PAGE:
1.The effects of consumers on fitness of resource organisms are a complex function of the spatio-temporal distribution of the resources, consumer functional responses and trait preferences, and availability of other resources. 2.The ubiquitous variation in the intensity of species interactions has important consequences for the ecological and evolutionary dynamics of natural populations. Nevertheless, little is known about the processes causing this variation and their operational scales. Here, we examine how variation in the intensity of a consumer-resource interaction is related to resource timing, resource density and abundance of other resources...
January 28, 2019: Journal of Animal Ecology
Moritz D Lürig, Rebecca J Best, Marek Svitok, Jukka Jokela, Blake Matthews
1.Cryptic pigmentation of prey is often thought to evolve in response to predator-mediated selection, but pigmentation traits can also be plastic, and change with respect to both abiotic and biotic environmental conditions. In such cases, identifying the presence of, and drivers of, trait plasticity is useful for understanding the evolution of crypsis. 2.Previous work suggests that cryptic pigmentation of freshwater isopods (Asellus aquaticus) has evolved in response to predation pressure by fish in habitats with varying macrophyte cover and coloration...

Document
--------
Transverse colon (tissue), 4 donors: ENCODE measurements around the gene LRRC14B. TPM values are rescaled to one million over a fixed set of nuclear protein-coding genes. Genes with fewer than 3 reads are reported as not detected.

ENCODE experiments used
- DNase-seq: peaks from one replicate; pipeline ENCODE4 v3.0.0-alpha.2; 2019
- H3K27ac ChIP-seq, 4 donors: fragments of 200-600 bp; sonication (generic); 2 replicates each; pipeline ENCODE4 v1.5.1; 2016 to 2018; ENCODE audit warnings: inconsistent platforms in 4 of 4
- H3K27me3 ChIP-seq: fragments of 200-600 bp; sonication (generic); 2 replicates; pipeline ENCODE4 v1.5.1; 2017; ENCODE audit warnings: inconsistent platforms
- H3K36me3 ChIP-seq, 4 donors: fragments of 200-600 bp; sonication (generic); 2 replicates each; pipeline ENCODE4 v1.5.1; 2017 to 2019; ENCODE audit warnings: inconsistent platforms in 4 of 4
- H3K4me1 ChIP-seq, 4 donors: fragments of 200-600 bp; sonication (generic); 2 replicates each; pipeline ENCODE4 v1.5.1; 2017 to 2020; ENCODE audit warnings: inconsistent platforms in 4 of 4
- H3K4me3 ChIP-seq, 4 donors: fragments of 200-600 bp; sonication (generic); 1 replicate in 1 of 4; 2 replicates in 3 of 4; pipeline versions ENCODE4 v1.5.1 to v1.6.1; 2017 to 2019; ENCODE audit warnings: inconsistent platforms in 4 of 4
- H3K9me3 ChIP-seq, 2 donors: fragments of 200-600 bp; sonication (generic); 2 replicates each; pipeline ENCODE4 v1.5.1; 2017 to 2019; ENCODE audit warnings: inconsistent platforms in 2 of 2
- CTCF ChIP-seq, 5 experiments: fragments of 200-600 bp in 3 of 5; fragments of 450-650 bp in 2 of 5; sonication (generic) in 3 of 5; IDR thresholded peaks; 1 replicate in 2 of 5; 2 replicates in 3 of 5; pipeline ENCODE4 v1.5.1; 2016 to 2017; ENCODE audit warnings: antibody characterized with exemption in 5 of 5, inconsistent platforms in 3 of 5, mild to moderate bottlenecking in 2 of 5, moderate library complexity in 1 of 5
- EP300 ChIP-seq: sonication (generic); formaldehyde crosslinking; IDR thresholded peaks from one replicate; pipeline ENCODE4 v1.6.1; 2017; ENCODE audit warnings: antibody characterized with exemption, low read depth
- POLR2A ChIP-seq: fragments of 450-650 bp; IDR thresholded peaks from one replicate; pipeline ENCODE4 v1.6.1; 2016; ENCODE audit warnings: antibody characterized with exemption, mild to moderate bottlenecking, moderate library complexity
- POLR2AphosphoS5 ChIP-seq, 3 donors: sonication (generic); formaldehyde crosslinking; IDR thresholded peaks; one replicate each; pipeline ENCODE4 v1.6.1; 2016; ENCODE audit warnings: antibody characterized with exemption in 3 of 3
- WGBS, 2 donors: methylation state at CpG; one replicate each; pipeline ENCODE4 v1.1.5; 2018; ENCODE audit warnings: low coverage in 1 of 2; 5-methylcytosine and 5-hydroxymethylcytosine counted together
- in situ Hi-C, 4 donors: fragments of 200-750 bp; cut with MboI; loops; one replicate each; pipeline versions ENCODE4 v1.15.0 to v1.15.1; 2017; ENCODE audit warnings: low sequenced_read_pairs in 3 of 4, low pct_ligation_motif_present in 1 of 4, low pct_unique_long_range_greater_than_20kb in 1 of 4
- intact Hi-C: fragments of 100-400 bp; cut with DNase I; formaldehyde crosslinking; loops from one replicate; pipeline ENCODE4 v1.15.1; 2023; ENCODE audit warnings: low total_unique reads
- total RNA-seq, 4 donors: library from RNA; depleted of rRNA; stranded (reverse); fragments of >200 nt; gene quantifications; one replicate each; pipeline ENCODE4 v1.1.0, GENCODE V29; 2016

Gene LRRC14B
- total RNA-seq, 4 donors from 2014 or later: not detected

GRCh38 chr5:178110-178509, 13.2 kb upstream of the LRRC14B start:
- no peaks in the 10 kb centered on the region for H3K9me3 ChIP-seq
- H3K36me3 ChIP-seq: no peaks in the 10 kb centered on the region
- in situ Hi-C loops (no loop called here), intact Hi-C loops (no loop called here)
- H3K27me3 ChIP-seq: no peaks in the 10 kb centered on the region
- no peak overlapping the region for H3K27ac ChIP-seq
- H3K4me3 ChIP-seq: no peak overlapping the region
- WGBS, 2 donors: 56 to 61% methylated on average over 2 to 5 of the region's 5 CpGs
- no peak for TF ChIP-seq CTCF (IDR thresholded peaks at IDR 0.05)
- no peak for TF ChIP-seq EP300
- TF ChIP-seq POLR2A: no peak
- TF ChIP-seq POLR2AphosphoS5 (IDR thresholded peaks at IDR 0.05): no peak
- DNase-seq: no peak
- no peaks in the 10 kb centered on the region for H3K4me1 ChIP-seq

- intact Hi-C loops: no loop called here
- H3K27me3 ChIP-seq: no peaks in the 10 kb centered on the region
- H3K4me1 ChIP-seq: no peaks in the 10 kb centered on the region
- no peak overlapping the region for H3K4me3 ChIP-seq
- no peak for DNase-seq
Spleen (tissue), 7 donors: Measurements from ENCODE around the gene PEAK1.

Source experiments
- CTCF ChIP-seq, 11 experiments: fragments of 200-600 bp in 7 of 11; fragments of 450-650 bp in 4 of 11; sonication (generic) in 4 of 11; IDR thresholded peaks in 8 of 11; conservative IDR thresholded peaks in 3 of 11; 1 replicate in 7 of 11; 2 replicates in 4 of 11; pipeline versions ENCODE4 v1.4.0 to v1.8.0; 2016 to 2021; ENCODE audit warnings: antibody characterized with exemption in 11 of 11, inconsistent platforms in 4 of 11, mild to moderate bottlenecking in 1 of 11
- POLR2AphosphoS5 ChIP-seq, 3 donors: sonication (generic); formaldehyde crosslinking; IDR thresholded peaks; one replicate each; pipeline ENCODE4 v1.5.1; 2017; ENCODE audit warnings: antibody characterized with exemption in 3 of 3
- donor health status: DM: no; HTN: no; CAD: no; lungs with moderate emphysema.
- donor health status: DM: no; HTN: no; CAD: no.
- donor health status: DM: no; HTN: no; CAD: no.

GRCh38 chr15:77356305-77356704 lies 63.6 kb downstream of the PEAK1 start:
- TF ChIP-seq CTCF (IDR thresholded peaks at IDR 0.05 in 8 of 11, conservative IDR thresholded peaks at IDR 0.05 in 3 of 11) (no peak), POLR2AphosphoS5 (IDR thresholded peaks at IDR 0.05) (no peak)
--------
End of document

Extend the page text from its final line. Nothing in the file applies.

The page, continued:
January 21, 2019: Journal of Animal Ecology
Eli D Strauss, Kay E Holekamp
1.Social inequality is a consistent feature of animal societies, often manifesting as dominance hierarchies, in which each individual is characterized by a dominance rank denoting its place in the network of competitive relationships among group-members. Most studies treat dominance hierarchies as static entities despite their true longitudinal, and sometimes highly dynamic, nature. 2.To guide study of the dynamics of dominance, we propose the concept of a longitudinal hierarchy: the characterization of a single, latent hierarchy and it's dynamics over time...
January 21, 2019: Journal of Animal Ecology
Chima J Nwaogu, Will Cresswell, Maaike A Versteegh, B Irene Tieleman
1.Seasonal variation in innate immunity is often attributed to either temporal environmental variation or to life history trade-offs that arise from specific annual cycle stages but decoupling them is difficult in natural populations. 2.Here, we effectively decouple seasonal environmental variation from annual cycle stage effects by exploiting cross-seasonal breeding and moult in the tropical Common Bulbul Pycnonotus barbatus. We test how annual cycle stage interacts with a key seasonal environmental variable, rainfall, to determine immunity at population and individual level...